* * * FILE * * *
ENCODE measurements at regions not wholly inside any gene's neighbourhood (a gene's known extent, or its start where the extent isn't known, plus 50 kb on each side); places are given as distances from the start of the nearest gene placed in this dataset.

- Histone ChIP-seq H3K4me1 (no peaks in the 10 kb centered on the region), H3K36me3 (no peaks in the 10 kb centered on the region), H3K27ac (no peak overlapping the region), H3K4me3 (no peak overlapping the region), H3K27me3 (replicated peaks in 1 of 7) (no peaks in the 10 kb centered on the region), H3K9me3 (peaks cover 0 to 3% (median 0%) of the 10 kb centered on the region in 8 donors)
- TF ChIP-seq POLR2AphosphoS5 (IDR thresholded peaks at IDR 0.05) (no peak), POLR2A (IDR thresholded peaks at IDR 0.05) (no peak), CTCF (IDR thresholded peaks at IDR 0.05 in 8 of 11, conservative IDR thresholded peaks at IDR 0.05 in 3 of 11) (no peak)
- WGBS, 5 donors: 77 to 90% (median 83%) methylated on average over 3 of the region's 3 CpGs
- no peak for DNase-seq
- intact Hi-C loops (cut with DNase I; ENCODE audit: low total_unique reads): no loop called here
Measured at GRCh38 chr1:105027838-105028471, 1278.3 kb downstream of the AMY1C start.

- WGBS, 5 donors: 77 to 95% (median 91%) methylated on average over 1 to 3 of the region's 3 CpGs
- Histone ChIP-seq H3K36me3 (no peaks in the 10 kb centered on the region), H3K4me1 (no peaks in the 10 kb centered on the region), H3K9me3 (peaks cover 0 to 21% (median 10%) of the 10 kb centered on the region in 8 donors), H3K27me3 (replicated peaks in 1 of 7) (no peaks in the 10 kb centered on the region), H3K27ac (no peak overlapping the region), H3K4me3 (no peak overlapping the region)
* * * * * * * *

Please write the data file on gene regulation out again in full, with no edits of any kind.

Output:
ENCODE measurements at regions not wholly inside any gene's neighbourhood (a gene's known extent, or its start where the extent isn't known, plus 50 kb on each side); places are given as distances from the start of the nearest gene placed in this dataset.

- Histone ChIP-seq H3K4me1 (no peaks in the 10 kb centered on the region), H3K36me3 (no peaks in the 10 kb centered on the region), H3K27ac (no peak overlapping the region), H3K4me3 (no peak overlapping the region), H3K27me3 (replicated peaks in 1 of 7) (no peaks in the 10 kb centered on the region), H3K9me3 (peaks cover 0 to 3% (median 0%) of the 10 kb centered on the region in 8 donors)
- TF ChIP-seq POLR2AphosphoS5 (IDR thresholded peaks at IDR 0.05) (no peak), POLR2A (IDR thresholded peaks at IDR 0.05) (no peak), CTCF (IDR thresholded peaks at IDR 0.05 in 8 of 11, conservative IDR thresholded peaks at IDR 0.05 in 3 of 11) (no peak)
- WGBS, 5 donors: 77 to 90% (median 83%) methylated on average over 3 of the region's 3 CpGs
- no peak for DNase-seq
- intact Hi-C loops (cut with DNase I; ENCODE audit: low total_unique reads): no loop called here
Measured at GRCh38 chr1:105027838-105028471, 1278.3 kb downstream of the AMY1C start.

- WGBS, 5 donors: 77 to 95% (median 91%) methylated on average over 1 to 3 of the region's 3 CpGs
- Histone ChIP-seq H3K36me3 (no peaks in the 10 kb centered on the region), H3K4me1 (no peaks in the 10 kb centered on the region), H3K9me3 (peaks cover 0 to 21% (median 10%) of the 10 kb centered on the region in 8 donors), H3K27me3 (replicated peaks in 1 of 7) (no peaks in the 10 kb centered on the region), H3K27ac (no peak overlapping the region), H3K4me3 (no peak overlapping the region)